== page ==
momo factor
Wikipedia Logo

Is Wikipedia Putting Your Reputation in Your Competitors’ Hands?

It’s time to own your Wikipedia listing — before others decide it’s theirs.


Go ahead, type in the name of any notable person, place or thing in the search engines. In nearly every case you will find a Wikipedia article in the top results.

Wikipedia is the search result king. Nothing comes close in scope or consistency when it comes to scoring top spots in the search engines. What does this mean for your company? A lot more than you may think.

The crowd-sourced encyclopedia known for quick facts on most any topic has become the de facto descriptive “homepage” for many direct selling companies and their executives. And it is often the very first thing about your company a newly introduced person will see.

A positive and well-written Wikipedia entry about your company can provide incredible benefits; on the flip side, a negative, promotional or poorly written entry can harm your company, often irreparably.

Wikipedia is written by volunteers and third parties.

The danger is that a random — or not so random — “contributor” creates the initial authorship of your page, leading to a more difficult time getting it edited and getting the edit to stick.

If you don’t yet have a Wikipedia article about your company, you probably will in due time. Why? Because your company is likely qualified as “notable” and a volunteer editor will, at some point, take on your review and write your first article. That person is likely unencumbered by any prior knowledge or affection for your company, or worse, they may already have negative notions about your company, your team or the business model in general.

Importantly, a Wikipedia article cannot be easily gamed and there are few solutions to repair a damaged entry. Online reputation management techniques, while effective for other links, is not effective with Wikipedia as it will almost always command a top spot in search. Once posted, it can be very difficult to have negative or erroneous information removed.

The importance of “Reliable Sources” and “Neutrality”

Anything negative that’s out there about your company or leaders in a “reliable source” will most likely end up in your article; it’s not a matter of “if” but “when”.  Reliable sources include court documents, news coverage, research publications and established media (fortunately, forums or complaint sites like Ripoff Report or PissedConsumer, often a scourge of direct sellers, are not considered “reliable.” Whew!)

Get in front of your article.

It seems fair and logical that you should have a say in the direction of an article that professes to be your company’s defining (at least in Google’s eyes) portrayal to the world. You do, as much as anyone else does.

So, you want to go ahead and get in front of negative issues and frame them in the best possible way you can—without sounding like corporate PR spin. This means creating the initial article via a neutral party or, preferably a Wikipedia expert.

The importance of neutrality.

Wikipedia’s core policy states that articles must be written from a neutral point of view.  The editors’ overall goal, besides the recreation and education that come with their work, is to make valuable contributions from a neutral point of view. They incorporate reliable sources, and never allow spam or selling in their entries, lest they be ridiculed by their peers. The Wikipedia community frowns upon anything promotional — their goal is accurate, fair and complete entries.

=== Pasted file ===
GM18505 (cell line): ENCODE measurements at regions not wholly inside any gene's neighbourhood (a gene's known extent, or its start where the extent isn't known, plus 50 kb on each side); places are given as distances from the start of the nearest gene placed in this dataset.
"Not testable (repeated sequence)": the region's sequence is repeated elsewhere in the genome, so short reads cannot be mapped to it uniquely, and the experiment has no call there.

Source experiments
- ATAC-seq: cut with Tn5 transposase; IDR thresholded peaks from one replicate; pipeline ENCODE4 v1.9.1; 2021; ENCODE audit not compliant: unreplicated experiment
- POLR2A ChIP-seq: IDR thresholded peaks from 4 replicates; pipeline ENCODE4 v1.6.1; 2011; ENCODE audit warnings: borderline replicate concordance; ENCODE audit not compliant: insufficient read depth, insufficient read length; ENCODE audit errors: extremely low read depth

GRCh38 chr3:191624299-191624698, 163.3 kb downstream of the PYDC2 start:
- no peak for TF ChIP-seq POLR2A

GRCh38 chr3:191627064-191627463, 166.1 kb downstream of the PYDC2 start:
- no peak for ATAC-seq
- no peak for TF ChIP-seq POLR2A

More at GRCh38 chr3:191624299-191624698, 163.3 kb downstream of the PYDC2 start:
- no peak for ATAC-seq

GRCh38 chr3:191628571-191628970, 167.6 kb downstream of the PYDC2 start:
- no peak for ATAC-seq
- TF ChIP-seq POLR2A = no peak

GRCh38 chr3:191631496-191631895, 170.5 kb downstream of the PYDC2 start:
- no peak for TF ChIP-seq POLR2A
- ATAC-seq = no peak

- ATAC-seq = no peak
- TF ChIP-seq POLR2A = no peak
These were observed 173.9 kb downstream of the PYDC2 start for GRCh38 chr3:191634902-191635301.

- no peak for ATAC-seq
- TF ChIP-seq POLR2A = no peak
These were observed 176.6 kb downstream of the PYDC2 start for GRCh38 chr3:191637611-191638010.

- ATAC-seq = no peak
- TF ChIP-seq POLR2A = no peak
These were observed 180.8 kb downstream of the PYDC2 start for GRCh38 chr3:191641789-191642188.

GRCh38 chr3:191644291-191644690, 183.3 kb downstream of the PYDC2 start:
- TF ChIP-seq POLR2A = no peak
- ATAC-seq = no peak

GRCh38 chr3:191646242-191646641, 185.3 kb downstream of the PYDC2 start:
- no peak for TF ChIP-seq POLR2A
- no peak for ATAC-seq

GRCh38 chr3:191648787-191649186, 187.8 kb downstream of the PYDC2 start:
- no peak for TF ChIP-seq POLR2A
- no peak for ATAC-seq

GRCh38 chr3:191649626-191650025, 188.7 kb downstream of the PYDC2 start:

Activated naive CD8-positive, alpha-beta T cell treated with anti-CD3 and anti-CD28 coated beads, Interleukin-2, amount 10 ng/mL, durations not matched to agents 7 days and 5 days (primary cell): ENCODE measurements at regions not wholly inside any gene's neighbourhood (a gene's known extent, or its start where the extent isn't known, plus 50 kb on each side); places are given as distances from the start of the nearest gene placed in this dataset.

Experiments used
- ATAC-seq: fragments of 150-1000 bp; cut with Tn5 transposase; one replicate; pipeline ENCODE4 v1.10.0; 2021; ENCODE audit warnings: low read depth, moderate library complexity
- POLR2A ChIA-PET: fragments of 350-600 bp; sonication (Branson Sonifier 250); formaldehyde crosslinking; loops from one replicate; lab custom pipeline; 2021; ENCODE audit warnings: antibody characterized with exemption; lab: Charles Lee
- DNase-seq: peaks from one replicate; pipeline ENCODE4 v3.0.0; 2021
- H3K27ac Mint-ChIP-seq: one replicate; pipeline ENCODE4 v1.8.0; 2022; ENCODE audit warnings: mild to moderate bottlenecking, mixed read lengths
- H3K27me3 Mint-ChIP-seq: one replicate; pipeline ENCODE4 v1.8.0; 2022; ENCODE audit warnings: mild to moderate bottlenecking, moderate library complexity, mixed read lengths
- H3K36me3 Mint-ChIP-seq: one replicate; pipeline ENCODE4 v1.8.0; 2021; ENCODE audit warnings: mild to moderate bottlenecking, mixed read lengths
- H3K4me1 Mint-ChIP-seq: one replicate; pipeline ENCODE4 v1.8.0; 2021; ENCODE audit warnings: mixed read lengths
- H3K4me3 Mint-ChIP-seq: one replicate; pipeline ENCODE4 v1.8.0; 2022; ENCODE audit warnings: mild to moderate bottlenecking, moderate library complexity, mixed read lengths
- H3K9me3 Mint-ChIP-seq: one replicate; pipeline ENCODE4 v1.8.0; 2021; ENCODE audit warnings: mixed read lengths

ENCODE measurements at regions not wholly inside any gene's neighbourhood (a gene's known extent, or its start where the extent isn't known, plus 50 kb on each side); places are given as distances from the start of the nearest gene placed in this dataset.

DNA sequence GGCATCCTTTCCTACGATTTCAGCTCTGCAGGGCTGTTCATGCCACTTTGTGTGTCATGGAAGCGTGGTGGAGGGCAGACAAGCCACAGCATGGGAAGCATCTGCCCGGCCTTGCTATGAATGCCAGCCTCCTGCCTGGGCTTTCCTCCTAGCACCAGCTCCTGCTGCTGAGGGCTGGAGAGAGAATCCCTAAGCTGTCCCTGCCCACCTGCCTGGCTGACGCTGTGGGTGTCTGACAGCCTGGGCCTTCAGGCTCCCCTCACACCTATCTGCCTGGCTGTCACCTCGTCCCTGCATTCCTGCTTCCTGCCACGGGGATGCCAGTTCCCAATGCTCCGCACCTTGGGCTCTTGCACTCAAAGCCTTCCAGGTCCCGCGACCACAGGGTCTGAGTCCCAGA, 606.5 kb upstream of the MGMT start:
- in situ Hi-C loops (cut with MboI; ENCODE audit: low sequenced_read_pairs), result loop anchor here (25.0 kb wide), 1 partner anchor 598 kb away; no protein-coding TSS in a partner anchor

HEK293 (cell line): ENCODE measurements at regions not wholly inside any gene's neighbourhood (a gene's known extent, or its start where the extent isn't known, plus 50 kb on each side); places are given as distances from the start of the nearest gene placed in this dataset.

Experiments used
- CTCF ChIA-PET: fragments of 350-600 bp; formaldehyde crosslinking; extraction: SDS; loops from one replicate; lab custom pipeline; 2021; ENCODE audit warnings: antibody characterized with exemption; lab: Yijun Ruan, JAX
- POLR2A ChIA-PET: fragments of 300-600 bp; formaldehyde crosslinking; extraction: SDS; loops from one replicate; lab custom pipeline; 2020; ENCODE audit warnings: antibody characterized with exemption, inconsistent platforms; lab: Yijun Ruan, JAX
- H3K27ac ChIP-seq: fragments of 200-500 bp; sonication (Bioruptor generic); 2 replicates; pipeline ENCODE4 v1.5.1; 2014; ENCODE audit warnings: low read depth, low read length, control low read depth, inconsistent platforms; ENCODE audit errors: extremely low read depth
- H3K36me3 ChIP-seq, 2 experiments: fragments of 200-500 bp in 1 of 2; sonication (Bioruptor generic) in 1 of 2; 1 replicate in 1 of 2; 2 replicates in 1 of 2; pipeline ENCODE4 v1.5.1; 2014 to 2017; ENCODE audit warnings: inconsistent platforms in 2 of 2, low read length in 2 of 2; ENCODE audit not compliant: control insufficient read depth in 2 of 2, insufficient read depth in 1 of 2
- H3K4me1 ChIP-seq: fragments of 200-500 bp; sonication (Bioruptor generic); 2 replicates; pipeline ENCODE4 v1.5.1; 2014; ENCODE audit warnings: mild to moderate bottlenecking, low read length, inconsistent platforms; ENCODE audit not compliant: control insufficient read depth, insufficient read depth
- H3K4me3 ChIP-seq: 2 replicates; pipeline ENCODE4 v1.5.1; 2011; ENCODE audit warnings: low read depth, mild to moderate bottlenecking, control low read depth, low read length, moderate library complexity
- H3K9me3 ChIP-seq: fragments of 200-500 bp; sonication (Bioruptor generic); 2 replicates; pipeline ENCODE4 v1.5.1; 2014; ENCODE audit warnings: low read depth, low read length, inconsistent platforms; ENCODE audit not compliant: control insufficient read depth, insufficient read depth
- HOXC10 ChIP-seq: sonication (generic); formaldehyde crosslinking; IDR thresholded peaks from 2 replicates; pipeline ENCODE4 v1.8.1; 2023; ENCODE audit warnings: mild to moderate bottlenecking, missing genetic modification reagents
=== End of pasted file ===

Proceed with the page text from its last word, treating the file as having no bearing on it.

Whatever you edit is subject to review, criticism and/or claims of “shilling.” If you try to game it or even simply write up a nice positive-leaning article, you can and will be called out, and often it can reflect poorly on your organization. Wikipedia is populated with many negative entries of well-intentioned companies who had no clue what they were getting into, only to be chastened by a righteously indignant editorial community.

Related parties are verboten.

Do not just go and write yourself a “fair-sounding” positive review. It is better to have no entry than one created by salespeople or even anyone related to the business. What you need is an impartial editor with “no dog in the hunt”, preferably one that knows and appreciates your company.

You can request an article be written about your company.  However, you should only do this if you have NO legal issues or negative press whatsoever, because it will likely be found and included, and you’ll lose most of your ability to influence how those things are positioned.

It’s all about influencing the direction and content of your Wikipedia article, but in a way that’s factual and relevant. Attempting to game it on your own without help could damage your company’s reputation, permanently.

Getting it right.

Offering up your top company search result to the Wikipedia gods can be intimidating, if a bit risky. We highly recommend you hire a professional consultant with specialization in Wikipedia to create and manage your Wikipedia effort. (We do this work, there are others out there as well). The placement of Wikipedia is just too important to your company’s marketing.

For more information on how the Momentum Factor team can help with your online reputation through our BrandDefense™ service, contact us today.

Wave - Momentum Factor Colors - Light Blue, Light Orange, Dark Blue - Footer Momentum Factor